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Dr. Patricia Shelton

Jul 06, 20227 min read


The information provided herein does not constitute an expert or medical advice, nor intended to replace such advice.


What is hyperthyroidism?

The thyroid gland is located on the front of the throat. It produces two hormones that control energy use and metabolism in cells throughout the body. When there’s too little thyroid hormone, this is known as hypothyroidism. When too much thyroid hormone is produced, this is known as hyperthyroidism.

Unexplained weight loss, fatigue, and anxiety are all symptoms of hyperthyroidism. While these might also be caused by other medical conditions, it’s important to consider hyperthyroidism as a possible cause of symptoms like these.

Symptoms of hyperthyroidism

If you’re worried that you might have an overactive thyroid, then you might want a hyperthyroidism symptoms checklist to see if your symptoms match up. Some of the common symptoms of hyperthyroidism include:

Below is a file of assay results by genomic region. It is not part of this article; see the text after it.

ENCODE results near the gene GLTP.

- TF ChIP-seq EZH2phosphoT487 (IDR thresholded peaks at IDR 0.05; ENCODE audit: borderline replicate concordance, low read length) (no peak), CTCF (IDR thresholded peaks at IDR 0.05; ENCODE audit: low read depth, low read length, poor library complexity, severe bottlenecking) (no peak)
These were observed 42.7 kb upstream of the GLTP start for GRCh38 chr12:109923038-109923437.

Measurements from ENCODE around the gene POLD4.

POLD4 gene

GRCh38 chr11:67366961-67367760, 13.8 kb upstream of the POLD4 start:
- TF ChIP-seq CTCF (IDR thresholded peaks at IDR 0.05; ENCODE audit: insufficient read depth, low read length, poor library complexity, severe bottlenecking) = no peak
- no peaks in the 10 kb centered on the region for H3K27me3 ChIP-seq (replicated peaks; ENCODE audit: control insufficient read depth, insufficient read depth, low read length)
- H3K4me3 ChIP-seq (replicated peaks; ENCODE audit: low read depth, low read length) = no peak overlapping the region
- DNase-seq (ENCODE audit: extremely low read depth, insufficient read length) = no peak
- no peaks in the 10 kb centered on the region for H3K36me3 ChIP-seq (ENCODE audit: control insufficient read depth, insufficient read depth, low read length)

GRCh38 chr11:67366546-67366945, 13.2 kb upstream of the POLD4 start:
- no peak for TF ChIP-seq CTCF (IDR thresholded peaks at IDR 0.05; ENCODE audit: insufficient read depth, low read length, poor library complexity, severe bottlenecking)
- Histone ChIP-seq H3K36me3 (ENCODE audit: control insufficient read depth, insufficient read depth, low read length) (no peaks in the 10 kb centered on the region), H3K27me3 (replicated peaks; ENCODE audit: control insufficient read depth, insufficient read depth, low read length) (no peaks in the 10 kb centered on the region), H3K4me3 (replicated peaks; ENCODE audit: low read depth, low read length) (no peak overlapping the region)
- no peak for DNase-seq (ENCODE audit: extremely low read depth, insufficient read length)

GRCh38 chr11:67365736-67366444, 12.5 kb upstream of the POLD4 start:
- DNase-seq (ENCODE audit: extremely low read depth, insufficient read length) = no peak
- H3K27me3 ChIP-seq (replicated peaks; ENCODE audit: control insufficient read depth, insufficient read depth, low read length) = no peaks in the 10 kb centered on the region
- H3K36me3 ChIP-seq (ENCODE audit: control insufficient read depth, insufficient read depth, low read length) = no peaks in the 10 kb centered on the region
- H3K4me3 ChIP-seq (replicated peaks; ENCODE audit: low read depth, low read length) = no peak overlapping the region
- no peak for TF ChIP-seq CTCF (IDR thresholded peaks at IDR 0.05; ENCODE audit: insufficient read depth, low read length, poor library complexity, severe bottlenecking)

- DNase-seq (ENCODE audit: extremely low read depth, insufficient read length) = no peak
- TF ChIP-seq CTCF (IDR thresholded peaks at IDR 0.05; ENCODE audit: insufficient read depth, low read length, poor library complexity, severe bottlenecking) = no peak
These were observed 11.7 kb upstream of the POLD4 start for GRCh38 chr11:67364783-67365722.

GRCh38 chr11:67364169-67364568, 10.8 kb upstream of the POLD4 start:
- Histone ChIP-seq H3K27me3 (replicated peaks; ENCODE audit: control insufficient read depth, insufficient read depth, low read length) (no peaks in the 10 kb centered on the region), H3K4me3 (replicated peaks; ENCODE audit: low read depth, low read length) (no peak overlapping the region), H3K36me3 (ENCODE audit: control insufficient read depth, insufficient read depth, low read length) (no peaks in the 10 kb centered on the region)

• Feeling anxious or irritable
  • Trouble sleeping
  • Intolerance to heat (you feel too hot when most others around you feel comfortable)
  • Excessive sweating
  • Fatigue
  • Diarrhea
  • Oily skin
  • Rapid heartbeat or heart palpitations
  • Tremors
  • Muscle weakness

All of these excessive thyroid hormone symptoms can also be caused by a variety of other conditions. In order to determine whether your thyroid hormone levels are abnormal, you’ll need to get a blood test. This can be done in your doctor’s office or a medical laboratory. You could also choose to order a home testing kit, which uses a blood sample obtained by a fingerprick.